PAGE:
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Packers' Finley up and moving in hospital

The SportsXchange

GREEN BAY, Wis. -- Jermichael Finley remained hospitalized Monday due to a neck injury, but the Green Bay Packers tight end posted a series of optimistic tweets on his Twitter account.

Finley was removed from the field on a stretcher Sunday after taking a blow to the head from Cleveland Browns free safety Tashaun Gipson, who led with his shoulder on the fourth-quarter play during the Packers' 31-13 win.

"I want to thank my family, friends, teammates, fans and Packer Nation for the prayers and support over the past 24 hrs," he wrote @JermichaelF88. "I'm happy to report that I have been transferred out of the intensive care unit and that I have full feeling in my arms and legs. As importantly, I was able 2 walk to & from the shower today, which was badly needed after yesterday's victory! Thank u again 4 the support, and Go Packers!"

Earlier Monday, Packers coach Mike McCarthy was cautiously optimistic when discussing Finley.

"He's up and performing daily activities, and he's in good spirits," McCarthy said. "Jermichael is very upbeat, very positive, he always has a smile on his face. He's focused on what's most important, which is his health and his family."

McCarthy wouldn't speculate on a prognosis for Finley, including what the playing future holds for the sixth-year veteran.

"We do not have enough information," McCarthy said. "This is something that needs to be seen by more than one doctor. I think it's important to always go through the process, do your due diligence, and you know at the end of the day we're going to do what's in the best interest of Jermichael Finley."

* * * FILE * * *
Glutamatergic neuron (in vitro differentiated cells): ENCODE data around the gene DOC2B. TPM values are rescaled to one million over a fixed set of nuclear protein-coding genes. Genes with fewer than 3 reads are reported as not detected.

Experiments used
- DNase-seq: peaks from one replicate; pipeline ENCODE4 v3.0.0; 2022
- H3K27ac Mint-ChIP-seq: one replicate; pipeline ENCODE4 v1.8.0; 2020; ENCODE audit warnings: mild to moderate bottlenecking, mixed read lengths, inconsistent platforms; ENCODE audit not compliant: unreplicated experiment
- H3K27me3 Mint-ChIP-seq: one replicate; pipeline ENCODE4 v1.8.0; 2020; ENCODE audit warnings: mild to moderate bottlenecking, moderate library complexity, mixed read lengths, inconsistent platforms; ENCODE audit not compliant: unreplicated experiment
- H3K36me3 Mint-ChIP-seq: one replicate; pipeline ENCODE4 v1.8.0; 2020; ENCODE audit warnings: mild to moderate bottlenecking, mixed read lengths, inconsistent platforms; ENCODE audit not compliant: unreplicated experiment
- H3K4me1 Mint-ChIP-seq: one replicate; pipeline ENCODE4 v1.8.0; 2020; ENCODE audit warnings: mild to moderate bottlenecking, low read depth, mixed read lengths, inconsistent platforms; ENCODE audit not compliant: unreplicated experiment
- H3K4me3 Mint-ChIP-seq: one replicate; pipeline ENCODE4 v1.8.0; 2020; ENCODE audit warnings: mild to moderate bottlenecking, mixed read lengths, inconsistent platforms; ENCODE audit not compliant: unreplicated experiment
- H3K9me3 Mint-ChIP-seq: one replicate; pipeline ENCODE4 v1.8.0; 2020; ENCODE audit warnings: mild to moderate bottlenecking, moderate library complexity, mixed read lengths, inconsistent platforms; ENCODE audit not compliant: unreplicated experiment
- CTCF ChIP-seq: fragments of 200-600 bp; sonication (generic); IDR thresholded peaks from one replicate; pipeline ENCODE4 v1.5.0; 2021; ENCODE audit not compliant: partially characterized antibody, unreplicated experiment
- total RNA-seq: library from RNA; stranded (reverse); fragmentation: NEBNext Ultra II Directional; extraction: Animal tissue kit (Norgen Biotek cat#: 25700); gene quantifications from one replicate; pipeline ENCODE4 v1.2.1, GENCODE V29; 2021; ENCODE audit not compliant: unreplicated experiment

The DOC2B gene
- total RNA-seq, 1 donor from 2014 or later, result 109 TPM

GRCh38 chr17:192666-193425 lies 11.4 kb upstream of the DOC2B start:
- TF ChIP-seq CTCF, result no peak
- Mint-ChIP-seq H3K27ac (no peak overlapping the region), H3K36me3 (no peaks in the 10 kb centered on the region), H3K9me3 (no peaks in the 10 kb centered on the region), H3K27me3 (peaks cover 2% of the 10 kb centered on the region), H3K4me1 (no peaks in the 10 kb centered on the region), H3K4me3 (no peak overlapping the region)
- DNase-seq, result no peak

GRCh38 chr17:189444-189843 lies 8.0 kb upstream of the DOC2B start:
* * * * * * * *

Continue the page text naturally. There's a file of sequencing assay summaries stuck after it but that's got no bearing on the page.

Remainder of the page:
Meanwhile, media outlets carried other encouraging news. Finley should be able to recover without undergoing surgery, USA Today Sports reported. A source told NFL.com's Ian Rapoport that Finley's hospital stay was precautionary. "He's going to be fine," the source said.

McCarthy said he watched the video footage of the hit by the Cleveland Browns' Tashaun Gipson on Finley a number of times Sunday after the game and also Monday morning. McCarthy's assessment is Gipson, who lowered his shoulder before making what appeared to be incidental helmet-to-helmet contact with Finley, didn't do anything malicious despite the 15-yard unnecessary-roughness penalty the safety received for leading with the helmet.

"I don't know really what you can do," McCarthy said. "It just seemed like one of those situations where it just kind of went that way. Obviously, Jermichael's being tackled from behind, so his inability to protect himself because he's holding onto the football (as) he's going to the ground, and the timing and the angle of the hit, I don't think it was a dirty play. I thought it was two guys playing football, or three guys that were involved in the collision."
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